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Bed
        

The outer garment worn by day sufficed the poor for bedstead, bed beneath, and covering above, whence it was forbidden to keep it in pledge after sunset, lest the poor man should be without covering (Deuteronomy 24:13). The bolster was often of platted goat's hair (1 Samuel 19:13). A quilt to wrap one's self in is the bed meant in the miracle of Jesus when He said "Take up thy bed and walk" (John 5:8-11). The cushion or seat at the stern was our Lord's "pillow" on the lake of Galilee (Mark 4:38). Stones served as Jacob's "pillows" (Hebrew) and afterwards as the consecrated pillar to commemorate the divine vision granted him (Genesis 28:11). The divan or platform at the end or sides of a room often served as bedstead. In such a room the master of the house and his family lay, according to the parable (Luke 11:7), "My children are with me in bed."
        The little chamber, bed, stool, table, and candlestick of Elijah (2 Kings 4:10) were and are the usual furniture of a sleeping room. Some bed frame is implied in Esther 1:6; 2 Samuel 3:31, "bier," margin bed. The giant Og had one of iron, a marvel in those days (one made of palm sticks is common in the present day), and required by his enormous weight and size (Deuteronomy 3:11). Og in some expedition of his against Ammon may have left behind him his gigantic bed, to impress his enemy with his super-human greatness, and the Ammonites may have preserved it in Rabbath, their capital; or Israel may have sent it to Ammon as a pledge of their friendly intentions (Jehovah having charged them not to disturb Ammon), and also a visible proof of their power in having conquered so mighty a prince as Og.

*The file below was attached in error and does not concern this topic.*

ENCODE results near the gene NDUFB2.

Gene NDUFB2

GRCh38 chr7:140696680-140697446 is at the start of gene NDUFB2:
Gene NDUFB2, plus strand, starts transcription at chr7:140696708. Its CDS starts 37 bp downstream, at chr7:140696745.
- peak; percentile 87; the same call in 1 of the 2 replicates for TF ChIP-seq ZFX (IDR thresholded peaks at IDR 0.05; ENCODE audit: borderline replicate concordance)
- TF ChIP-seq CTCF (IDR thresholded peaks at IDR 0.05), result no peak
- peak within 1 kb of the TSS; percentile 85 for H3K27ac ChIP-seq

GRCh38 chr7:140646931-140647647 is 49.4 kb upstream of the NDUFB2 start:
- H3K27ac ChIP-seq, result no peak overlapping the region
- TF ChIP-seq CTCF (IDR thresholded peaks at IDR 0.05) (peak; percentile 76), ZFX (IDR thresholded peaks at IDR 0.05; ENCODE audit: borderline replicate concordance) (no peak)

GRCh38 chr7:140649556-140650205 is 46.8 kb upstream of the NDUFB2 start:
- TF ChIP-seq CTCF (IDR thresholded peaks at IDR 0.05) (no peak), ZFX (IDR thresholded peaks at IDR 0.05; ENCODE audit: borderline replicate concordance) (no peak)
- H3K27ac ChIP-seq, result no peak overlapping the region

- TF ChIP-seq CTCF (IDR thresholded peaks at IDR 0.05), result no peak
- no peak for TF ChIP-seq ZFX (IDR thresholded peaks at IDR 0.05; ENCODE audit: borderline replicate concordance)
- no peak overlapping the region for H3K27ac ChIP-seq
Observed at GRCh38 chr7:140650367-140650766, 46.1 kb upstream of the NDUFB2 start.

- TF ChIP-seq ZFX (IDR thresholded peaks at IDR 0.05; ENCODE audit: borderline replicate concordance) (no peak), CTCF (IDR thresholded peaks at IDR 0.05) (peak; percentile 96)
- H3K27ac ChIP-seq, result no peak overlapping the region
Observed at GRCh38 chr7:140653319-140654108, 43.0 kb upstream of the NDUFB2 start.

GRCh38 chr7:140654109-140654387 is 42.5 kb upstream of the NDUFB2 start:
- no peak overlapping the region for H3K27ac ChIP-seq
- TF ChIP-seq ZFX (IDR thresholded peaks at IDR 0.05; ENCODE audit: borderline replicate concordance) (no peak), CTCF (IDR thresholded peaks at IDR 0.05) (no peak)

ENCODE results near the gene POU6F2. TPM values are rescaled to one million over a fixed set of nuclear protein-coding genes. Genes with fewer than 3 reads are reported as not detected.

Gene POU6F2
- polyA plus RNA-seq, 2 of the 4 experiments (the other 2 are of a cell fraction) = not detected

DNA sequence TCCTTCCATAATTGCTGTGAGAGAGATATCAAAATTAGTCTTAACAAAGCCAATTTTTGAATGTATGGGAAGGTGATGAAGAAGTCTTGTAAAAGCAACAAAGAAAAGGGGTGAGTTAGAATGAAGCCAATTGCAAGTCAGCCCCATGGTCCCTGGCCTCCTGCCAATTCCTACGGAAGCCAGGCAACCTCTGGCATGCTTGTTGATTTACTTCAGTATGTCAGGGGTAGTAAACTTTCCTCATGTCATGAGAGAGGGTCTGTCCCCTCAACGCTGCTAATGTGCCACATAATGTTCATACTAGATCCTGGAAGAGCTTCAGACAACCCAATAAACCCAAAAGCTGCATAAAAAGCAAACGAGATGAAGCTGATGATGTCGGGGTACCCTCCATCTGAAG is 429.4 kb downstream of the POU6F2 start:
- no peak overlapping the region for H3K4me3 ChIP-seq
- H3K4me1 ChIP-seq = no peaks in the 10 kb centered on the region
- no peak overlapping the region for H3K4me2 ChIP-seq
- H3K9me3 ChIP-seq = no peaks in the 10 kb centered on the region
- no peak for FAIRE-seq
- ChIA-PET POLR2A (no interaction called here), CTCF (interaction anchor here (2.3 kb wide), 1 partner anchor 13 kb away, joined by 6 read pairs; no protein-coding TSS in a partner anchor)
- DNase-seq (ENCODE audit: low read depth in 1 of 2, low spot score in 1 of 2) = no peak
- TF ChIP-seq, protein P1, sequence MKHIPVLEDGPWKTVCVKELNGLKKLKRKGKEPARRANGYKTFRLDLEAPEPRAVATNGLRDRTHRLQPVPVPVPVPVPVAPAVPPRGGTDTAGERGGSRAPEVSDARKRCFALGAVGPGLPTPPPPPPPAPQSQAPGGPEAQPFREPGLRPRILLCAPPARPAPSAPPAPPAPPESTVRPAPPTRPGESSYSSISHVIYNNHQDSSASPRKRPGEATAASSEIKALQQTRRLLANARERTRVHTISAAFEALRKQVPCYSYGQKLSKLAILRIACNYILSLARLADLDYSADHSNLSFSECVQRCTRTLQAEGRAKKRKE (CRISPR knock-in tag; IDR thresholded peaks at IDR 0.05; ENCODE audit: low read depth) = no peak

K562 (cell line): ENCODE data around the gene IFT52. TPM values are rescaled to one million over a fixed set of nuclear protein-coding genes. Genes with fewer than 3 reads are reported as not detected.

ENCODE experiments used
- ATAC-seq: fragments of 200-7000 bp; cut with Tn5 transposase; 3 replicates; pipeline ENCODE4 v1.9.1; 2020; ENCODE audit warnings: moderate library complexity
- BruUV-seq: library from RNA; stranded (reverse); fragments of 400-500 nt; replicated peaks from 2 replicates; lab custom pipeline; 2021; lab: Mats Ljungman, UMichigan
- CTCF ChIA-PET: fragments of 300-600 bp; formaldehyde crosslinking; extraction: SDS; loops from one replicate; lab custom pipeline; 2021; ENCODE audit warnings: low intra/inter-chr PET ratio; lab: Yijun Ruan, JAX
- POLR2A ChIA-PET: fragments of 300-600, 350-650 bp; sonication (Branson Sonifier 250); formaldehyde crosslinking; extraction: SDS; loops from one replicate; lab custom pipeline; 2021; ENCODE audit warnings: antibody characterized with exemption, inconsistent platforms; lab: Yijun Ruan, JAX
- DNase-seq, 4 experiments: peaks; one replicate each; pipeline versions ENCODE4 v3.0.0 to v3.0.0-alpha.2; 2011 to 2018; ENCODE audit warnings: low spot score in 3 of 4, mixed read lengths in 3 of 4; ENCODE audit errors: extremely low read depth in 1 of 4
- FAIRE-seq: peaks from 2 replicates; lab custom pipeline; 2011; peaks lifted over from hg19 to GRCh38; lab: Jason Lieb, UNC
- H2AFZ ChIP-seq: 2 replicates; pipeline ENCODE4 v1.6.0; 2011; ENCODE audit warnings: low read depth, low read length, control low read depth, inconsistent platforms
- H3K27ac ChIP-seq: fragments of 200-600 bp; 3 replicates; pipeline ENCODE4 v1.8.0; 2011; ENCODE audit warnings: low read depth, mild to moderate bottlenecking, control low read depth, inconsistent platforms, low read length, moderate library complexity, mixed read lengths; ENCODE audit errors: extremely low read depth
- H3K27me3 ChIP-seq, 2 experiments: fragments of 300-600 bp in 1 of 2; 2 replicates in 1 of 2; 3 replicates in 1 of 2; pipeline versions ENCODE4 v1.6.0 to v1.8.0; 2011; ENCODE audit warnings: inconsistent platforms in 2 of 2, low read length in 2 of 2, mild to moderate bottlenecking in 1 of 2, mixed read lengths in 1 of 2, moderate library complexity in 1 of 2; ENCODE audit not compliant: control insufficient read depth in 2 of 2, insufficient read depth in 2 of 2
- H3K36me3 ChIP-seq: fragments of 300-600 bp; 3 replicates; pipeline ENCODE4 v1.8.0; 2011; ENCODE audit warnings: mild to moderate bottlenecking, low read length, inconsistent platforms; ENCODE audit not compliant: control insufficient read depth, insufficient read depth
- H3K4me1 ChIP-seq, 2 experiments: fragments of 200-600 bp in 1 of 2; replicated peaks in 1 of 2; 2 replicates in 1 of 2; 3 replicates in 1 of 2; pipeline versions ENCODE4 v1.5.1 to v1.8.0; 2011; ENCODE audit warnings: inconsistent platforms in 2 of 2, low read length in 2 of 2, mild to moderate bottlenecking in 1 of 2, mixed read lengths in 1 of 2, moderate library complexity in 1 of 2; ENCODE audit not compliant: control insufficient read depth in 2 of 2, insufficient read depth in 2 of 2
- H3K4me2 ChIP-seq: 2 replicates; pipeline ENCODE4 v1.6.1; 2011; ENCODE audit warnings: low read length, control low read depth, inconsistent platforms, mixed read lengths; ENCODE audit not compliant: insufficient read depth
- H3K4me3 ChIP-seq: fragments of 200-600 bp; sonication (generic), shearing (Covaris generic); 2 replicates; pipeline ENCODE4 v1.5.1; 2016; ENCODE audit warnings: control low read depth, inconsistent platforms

Royal beds (Song of Solomon 3:9-10 margin) had pillars of marble or silver, the bottom gold, the covering of purple and divers colors, hangings fastened to the pillarsupported canopy, the beds of gold upon a tesselated pavement (Esther 1:6); compare Amos 6:4, "beds of ivory." Often used as couches in the day (Ezekiel 23:41; Esther 7:8). Watchers of vineyards had hammocks slung from trees (Isaiah 1:8; Isaiah 24:20). Hebrew melunah, "a lodge for the night." Arab watchers sleep in them to be secure froth wild beasts; translate "the earth shall wave to and fro like a hammock," swung about by the wind.
        The "bedchamber" where Joash was hidden was a storeroom for beds, and so well fitted for concealment (2 Kings 11:2; 2 Chronicles 22:11), not the usual reclining chamber. The bedroom was usually in the most retired part of the house (1 Kings 22:25; Exodus 8:3; Ecclesiastes 10:20). In Ezekiel 13:18, "Woe to the women that sew pillows to all armholes" ("elbows") the allusion is to false prophetesses making their dupes rest on elbow cushions in fancied ecstasy, a symbol of the "peace" they falsely promised (Ezekiel 13:16). Beds were placed at the end of the chamber, on an ascent approached by steps: hence "I will not go up into my bed" (Psalm 132:3).


Bibliography Information
Fausset, Andrew Robert M.A., D.D., "Definition for 'bed' Fausset's Bible Dictionary".
bible-history.com - Fausset's; 1878.

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